Written by Andrea de Santis, PhD student from University of Leeds, whose attendance at the Biannual Meeting was supported by the UKCCSRC ECR Meeting fund
The presentation was given by Dr Tina Düren as part of the Solid Adsorption Technical Session at the UKCCSRC Biannual in Cambridge 2-3 April 2014. Dr Düren is a Reader in Chemical Engineering at the Institute for Materials and Processes at the University of Edinburgh. Her research focuses on adsorption science and technology and in particular on the development of computational tools for the design of innovative materials for applications such as energy storage, carbon capture, and nanomedicine.
Molecular simulation is a modelling technique which can provide information on carbon dioxide absorption at a molecular level.
In this presentation the focus was on molecular simulation of Metal Organic Framework (MOF) compounds, as they recently gained much attention for their potential in gas absorption; in particular, MOFs can be tailored for specific absorption application by choosing suitable building blocks.
Molecular simulations can be used to choose a specific structure for one application by evaluating its uptake properties.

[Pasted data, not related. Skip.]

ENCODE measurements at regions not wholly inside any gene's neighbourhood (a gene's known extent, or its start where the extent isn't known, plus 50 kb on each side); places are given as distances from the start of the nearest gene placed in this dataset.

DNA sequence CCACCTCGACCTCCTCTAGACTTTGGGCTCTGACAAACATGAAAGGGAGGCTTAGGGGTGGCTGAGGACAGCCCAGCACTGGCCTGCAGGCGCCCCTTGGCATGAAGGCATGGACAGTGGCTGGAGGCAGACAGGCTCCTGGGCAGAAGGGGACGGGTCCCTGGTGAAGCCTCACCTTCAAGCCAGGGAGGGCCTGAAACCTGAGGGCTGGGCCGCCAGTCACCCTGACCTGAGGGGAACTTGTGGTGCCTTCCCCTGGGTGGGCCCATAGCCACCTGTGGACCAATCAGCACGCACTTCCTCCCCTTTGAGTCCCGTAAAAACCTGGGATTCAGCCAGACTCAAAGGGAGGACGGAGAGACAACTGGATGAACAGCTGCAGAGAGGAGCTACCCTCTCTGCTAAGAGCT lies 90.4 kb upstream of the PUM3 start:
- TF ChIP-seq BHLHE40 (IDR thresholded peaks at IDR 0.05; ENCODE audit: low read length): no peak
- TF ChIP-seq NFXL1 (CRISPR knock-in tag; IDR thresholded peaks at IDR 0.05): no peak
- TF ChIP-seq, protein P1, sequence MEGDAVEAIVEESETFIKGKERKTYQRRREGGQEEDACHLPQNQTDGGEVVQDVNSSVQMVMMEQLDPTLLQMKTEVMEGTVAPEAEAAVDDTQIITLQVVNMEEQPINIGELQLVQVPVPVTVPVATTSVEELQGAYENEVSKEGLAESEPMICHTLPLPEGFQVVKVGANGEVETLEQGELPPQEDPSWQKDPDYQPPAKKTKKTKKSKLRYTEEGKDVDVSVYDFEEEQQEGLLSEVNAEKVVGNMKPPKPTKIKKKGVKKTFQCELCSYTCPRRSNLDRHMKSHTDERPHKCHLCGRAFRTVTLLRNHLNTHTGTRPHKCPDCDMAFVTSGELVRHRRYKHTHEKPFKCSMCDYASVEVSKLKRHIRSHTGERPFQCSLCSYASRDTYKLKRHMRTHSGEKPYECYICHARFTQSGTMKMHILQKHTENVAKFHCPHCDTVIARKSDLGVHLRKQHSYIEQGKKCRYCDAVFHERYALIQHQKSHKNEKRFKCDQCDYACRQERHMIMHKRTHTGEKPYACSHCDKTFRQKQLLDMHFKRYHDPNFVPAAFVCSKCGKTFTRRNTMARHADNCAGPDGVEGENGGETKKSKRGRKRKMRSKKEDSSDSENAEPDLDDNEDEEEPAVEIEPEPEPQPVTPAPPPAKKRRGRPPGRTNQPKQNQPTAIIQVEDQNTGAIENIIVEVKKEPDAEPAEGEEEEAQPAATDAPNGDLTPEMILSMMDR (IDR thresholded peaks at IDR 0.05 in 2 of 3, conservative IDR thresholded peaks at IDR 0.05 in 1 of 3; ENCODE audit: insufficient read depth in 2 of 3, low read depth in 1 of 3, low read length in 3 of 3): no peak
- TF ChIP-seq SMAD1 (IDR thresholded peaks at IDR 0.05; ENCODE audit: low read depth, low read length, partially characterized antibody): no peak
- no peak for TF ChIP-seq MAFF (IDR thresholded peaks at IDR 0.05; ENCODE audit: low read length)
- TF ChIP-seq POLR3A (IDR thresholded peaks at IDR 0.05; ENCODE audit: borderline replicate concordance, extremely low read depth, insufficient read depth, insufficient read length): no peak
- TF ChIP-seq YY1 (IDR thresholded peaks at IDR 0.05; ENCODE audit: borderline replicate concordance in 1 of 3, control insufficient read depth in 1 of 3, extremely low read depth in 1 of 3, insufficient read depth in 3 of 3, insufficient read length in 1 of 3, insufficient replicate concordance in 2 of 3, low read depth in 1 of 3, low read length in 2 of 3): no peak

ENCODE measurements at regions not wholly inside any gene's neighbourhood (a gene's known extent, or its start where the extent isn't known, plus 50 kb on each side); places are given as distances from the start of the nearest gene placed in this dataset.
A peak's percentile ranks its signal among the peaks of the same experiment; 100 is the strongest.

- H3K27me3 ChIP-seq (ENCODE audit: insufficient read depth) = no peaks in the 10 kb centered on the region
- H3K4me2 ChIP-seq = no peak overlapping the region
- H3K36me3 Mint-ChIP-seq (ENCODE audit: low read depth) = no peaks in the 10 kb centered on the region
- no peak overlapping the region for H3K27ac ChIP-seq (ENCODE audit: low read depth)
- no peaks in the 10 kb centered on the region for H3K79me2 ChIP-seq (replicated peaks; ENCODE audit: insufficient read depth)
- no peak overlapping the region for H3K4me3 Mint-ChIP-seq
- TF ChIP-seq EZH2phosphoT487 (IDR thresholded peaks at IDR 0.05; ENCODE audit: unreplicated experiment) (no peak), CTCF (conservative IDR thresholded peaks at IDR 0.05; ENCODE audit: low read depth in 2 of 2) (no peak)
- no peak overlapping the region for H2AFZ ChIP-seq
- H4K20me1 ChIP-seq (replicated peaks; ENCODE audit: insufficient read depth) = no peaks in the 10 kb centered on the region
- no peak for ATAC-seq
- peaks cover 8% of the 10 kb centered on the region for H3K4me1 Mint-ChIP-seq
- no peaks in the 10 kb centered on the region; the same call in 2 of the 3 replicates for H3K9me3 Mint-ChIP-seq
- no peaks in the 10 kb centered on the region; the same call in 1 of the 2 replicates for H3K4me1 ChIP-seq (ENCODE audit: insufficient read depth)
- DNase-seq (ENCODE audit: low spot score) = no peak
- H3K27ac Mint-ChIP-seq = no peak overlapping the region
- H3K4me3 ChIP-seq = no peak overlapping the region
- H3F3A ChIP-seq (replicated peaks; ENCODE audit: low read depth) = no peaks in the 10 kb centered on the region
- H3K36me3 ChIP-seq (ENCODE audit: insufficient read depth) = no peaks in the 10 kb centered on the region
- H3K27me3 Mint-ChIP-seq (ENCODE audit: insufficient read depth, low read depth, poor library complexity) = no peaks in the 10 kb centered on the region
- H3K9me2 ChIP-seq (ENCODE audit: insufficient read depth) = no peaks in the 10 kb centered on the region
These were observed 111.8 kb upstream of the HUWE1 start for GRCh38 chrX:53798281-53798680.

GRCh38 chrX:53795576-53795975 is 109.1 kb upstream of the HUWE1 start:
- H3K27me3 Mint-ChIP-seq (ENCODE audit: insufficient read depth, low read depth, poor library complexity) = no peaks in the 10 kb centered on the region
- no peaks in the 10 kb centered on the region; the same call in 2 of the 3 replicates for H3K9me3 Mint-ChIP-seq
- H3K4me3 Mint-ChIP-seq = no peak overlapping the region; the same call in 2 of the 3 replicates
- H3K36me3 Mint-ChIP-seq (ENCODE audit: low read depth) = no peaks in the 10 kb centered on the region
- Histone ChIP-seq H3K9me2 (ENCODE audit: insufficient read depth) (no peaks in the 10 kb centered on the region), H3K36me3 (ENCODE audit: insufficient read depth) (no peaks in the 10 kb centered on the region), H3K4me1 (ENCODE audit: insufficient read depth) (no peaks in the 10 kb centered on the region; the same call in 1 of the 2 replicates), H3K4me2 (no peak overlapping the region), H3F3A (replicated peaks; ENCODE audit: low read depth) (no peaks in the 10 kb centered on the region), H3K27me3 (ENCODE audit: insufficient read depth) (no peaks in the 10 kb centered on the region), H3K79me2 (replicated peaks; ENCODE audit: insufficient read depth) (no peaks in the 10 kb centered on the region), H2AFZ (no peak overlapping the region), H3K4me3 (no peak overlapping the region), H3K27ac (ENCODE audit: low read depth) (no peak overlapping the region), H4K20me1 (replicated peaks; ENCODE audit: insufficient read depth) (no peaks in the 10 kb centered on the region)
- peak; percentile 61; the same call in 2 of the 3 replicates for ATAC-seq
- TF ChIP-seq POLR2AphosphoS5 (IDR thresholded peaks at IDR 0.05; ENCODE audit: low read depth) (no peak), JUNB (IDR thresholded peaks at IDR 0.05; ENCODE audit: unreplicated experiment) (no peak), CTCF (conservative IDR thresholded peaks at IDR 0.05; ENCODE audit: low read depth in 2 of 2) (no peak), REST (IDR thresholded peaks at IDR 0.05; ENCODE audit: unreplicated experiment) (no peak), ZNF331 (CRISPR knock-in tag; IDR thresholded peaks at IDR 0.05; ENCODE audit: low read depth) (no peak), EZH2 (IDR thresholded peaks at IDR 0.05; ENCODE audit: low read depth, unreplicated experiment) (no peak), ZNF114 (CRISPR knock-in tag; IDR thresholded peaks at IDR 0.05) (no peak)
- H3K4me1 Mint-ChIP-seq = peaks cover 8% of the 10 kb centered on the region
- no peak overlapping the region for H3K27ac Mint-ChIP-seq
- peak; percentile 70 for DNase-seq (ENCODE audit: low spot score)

Porous MOFs have proved to be the best choice for carbon dioxide absorption; however classical models did not shown a good agreement with experimental data for this class of materials. Porous MOFs presents challenges for classical simulations such as very strong and localised interaction and a behaviour which is halfway between physisorption and chemisorption.
For these reasons classical simulation had to be combined with quantum mechanical methods to improve the modelling and thus obtain a close agreement with experimental data.
Another challenge in the molecular simulation of absorption with MOFs is that their structure undergoes changes with CO2 absorption, and these changes are very difficult to observe experimentally.
To summarise, molecular simulation is a very interesting tool which can provide quantitative predictions (e.g.: adsorption isotherms, diffusion coefficients) and a detailed picture of the absorption phenomena at molecular level; furthermore, this technique can be useful to evaluate absorption characteristics of different materials and thus choose the most suitable for one specific application. On the other hand, care needs to be taken when using this technique: the structure of the absorbent material must be known, the simulation of flexible structure is computationally expensive and even rigid absorbents can show some degree of flexibility.